Challenge #4 was swinging from the monkey bars. Ruby always beats me but I did make it to the fifth bar. Not bad, huh?

Who can swing the highest?
Who can swing the highest?

The fifth challenge was impossible for us to judge: who could swing highest? I reckon we were quits.

Final score: Ruby: 3, Granny: 1, R&G equal: 1.

Do you have grandchildren who push you beyond your personal best? If so, you know how lucky you are.

Thanks to Ruby for the photos. Masterly!



Jo-joy of dancing: how to dance better


This week, I discovered something wonderful: the simple act of smiling can make a difficult learning task easy and fun.

The Crows Feet Dance Collective is at that scary moment, ten days before the first performance of a new show. Our sub-group is a wee bit fraught as we struggle to clean up technique on two new dances, both of which are difficult in their way. Secretly we fear that the show cannot possibly be ready for opening night. OK, that’s normal and it happens every year.

Anyway, at Sunday rehearsal I looked around and saw many anxious faces. That seemed reasonable: most of us are not able to smile on stage until we have mastered the choreography. It is surely false to smile when you feel as if you are bumbling around, that you’ll let the side down, that you’ll never get it right.

Or is it?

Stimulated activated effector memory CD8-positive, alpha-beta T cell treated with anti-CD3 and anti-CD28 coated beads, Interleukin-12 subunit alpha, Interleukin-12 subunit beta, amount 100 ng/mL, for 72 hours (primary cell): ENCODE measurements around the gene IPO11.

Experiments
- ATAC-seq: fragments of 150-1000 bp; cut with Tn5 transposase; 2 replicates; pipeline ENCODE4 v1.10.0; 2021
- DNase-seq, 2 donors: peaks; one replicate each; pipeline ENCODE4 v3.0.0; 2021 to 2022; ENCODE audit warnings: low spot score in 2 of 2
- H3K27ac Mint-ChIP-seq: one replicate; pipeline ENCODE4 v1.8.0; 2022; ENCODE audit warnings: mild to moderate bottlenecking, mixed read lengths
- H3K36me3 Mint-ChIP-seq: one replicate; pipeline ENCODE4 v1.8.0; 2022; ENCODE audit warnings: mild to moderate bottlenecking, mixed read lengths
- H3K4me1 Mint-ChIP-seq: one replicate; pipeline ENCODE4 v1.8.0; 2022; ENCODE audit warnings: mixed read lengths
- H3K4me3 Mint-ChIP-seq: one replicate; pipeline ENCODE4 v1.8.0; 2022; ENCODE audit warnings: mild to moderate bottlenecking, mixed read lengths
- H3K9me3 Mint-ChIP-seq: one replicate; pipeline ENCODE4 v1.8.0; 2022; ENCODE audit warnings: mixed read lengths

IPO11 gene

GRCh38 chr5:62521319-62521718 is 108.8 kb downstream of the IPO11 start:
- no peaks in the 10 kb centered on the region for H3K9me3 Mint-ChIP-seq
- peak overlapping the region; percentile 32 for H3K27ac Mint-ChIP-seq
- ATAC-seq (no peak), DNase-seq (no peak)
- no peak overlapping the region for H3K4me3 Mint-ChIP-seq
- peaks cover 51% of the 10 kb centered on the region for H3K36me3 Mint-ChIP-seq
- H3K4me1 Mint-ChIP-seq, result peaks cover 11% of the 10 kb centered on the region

A Jo epiphany: if you love dancing, show it!

Then I thought about Jo, a star of our group and a dear friend, our lovely Jo who had just left town to live in another city. Jo is charismatic on stage: you can’t take your eyes off her. This is partly because of her beauty and grace, but also because a transcendent joy of dancing shines out of her face.

Then I thought, Rachel, you love dancing too. That’s why you’re here! Why not show your delight instead of exuding strain and effort? You have plenty to smile about. If messing up on stage is your worst worry, you are living the dream.

So I decided to smile. I began to smile on purpose. And immediately, two marvellous things happened.

Marvellous thing #1: joy squashes worry

I felt the muscles of my face come alive. (Perhaps they were dancing.) I felt the joy of dancing rush back into me. I truly truly enjoyed every minute of the next rehearsal. Faith, hope and charity returned. Charity? I felt my smile was a gesture of loving kindness towards myself. I forgive myself for bumbles and failings — let them go! If I’m dancing and doing my best, that’s enough.

I did expect this when I turned on the smile: that kind of effect is pretty well documented. But I did not anticipate the next marvellous thing.

Marvellous thing #2: joy improves technique

Who knew? At last night’s rehearsal I made fewer mistakes. I recovered faster than usual when I did make a mistake. I absorbed corrections faster too: I made nice progress with some tricky bits.

Of course I don’t know the reason but I can guess. I didn’t waste energy straining or beating myself up. I remembered why I was dancing: not because I want to be a prima ballerina but because I love it. And so I had a happy evening with my friends.

I’m learning two lessons again. Smiling heals, if you can do it. Dancing heals, if you let it.

When we perform, I’ll be the one spaced out on the joy of the dance. If I get out of step or do an involuntary solo, I’ll forgive myself and I hope you will too.


Photo of rehearsal by Crows Feet Dance Collective